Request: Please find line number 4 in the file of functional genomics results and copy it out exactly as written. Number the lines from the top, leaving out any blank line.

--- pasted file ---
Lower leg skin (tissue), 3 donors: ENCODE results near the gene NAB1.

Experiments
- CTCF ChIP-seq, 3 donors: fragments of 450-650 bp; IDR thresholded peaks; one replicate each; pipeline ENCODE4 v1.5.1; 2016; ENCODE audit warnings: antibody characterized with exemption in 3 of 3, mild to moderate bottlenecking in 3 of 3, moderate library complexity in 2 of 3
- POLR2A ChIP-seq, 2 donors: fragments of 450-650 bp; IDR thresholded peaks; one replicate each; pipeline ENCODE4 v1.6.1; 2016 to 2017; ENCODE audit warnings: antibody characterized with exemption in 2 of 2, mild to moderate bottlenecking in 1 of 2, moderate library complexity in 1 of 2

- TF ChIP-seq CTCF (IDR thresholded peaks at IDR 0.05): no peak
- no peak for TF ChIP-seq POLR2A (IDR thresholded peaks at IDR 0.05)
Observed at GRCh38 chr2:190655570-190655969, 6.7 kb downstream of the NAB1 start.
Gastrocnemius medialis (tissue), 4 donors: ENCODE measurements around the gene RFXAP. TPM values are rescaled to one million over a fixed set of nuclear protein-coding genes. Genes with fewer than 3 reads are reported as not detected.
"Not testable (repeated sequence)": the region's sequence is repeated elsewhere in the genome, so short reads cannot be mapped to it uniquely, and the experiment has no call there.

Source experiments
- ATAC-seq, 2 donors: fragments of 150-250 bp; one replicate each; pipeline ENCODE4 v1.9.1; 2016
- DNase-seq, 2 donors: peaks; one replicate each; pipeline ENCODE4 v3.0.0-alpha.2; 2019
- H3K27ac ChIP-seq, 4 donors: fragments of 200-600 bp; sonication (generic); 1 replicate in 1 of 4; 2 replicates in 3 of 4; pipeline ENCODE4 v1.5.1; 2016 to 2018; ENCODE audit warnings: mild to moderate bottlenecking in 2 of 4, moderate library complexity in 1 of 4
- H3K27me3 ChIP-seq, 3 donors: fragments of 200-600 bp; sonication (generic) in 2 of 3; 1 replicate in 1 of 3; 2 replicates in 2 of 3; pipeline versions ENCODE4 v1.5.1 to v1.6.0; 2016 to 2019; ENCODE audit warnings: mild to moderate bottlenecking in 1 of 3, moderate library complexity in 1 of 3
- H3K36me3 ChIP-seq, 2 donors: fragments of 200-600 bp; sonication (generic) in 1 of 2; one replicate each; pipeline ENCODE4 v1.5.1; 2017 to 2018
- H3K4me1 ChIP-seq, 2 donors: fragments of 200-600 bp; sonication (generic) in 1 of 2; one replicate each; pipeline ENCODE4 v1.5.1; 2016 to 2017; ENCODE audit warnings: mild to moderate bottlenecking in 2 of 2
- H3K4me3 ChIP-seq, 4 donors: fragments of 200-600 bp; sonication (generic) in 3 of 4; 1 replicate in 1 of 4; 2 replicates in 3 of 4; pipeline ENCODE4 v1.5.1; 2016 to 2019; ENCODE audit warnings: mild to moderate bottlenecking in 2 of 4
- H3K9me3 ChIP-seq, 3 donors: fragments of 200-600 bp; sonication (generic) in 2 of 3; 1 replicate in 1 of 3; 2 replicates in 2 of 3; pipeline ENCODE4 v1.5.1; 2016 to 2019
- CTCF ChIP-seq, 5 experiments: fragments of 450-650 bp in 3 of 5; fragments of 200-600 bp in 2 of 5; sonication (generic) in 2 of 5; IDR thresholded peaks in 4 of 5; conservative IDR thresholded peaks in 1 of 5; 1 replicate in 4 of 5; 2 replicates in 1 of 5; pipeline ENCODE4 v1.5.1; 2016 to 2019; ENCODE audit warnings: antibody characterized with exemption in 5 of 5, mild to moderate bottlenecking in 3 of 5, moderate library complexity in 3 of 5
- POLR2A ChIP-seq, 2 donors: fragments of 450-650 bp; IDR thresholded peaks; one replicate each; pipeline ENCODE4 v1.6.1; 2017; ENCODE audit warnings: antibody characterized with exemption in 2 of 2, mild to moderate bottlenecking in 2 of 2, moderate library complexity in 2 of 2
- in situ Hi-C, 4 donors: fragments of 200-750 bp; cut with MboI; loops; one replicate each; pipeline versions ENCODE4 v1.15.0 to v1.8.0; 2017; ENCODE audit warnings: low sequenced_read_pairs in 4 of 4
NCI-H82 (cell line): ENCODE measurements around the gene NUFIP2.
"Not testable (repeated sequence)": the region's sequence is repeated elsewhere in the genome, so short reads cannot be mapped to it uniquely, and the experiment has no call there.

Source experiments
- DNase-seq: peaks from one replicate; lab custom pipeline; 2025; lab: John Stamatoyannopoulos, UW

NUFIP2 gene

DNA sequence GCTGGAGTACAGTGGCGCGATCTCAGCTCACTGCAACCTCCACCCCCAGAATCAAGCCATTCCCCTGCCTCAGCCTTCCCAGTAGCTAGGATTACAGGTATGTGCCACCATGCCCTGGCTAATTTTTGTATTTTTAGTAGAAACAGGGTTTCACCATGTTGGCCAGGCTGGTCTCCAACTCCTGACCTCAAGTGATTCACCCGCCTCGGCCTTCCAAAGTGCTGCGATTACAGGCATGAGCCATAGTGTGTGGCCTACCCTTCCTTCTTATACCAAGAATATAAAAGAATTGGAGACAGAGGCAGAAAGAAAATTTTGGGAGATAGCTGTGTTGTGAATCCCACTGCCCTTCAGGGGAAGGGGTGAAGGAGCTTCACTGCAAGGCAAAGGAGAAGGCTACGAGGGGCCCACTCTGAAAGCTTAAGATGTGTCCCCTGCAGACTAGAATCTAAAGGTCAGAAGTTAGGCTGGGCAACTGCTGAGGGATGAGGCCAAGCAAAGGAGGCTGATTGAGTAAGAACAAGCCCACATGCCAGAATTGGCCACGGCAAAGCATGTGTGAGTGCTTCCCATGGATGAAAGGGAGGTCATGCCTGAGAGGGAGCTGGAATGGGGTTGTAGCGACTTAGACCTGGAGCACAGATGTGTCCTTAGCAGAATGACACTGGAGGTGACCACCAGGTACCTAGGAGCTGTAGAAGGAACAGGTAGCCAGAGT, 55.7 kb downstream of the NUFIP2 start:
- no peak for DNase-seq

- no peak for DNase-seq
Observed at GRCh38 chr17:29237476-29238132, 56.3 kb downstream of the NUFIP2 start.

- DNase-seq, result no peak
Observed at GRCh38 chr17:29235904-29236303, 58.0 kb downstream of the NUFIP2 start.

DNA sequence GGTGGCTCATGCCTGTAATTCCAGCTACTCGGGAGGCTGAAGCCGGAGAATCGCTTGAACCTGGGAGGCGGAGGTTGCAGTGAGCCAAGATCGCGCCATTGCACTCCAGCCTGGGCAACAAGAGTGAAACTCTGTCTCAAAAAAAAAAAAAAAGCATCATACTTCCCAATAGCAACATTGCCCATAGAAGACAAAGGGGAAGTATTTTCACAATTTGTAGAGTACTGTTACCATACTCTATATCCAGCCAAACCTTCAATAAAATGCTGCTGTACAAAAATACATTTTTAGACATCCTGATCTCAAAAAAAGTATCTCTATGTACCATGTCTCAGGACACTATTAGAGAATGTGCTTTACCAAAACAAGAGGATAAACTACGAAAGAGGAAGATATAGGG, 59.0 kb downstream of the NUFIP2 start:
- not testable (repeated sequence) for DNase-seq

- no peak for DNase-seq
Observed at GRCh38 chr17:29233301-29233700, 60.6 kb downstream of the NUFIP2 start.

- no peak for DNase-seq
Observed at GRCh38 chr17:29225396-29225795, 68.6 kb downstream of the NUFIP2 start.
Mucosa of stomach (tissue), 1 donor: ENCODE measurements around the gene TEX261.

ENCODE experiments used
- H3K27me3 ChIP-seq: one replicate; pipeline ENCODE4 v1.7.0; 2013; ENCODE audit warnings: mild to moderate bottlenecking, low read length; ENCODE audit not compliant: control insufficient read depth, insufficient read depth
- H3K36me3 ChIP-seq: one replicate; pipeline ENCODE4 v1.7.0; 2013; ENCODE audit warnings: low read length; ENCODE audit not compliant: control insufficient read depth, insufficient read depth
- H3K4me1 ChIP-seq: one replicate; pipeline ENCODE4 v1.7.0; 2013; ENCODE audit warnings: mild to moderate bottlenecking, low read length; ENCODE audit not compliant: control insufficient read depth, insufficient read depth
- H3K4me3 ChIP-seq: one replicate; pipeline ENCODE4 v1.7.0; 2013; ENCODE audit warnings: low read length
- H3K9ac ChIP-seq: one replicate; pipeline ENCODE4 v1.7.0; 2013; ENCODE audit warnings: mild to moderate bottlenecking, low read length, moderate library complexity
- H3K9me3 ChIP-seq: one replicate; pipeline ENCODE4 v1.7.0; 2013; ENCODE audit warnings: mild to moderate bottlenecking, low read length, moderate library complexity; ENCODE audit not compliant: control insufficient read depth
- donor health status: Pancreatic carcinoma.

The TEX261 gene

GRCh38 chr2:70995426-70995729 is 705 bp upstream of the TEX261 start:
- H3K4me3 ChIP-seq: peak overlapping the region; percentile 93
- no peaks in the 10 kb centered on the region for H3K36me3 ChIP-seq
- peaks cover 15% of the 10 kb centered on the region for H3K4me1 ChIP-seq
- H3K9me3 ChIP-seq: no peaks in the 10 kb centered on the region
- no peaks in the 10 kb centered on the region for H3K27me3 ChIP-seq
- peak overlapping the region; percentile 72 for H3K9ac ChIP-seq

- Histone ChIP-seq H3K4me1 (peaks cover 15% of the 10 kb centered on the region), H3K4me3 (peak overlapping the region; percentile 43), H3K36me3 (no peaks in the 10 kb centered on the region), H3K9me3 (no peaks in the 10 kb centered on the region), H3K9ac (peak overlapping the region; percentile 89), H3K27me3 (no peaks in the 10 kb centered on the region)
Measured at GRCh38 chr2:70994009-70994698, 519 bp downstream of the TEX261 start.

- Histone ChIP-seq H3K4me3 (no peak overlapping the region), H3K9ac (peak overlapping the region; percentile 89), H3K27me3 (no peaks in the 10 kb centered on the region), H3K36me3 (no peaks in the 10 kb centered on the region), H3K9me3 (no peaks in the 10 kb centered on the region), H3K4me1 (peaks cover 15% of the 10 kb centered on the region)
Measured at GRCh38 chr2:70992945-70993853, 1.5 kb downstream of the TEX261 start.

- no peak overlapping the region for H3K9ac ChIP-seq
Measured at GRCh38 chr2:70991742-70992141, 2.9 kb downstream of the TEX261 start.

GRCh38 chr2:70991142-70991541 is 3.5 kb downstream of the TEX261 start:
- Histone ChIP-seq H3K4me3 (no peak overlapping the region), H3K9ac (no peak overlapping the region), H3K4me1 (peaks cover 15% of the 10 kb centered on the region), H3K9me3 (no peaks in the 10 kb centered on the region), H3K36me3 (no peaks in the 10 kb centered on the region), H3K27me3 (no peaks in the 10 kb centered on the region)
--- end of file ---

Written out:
- POLR2A ChIP-seq, 2 donors: fragments of 450-650 bp; IDR thresholded peaks; one replicate each; pipeline ENCODE4 v1.6.1; 2016 to 2017; ENCODE audit warnings: antibody characterized with exemption in 2 of 2, mild to moderate bottlenecking in 1 of 2, moderate library complexity in 1 of 2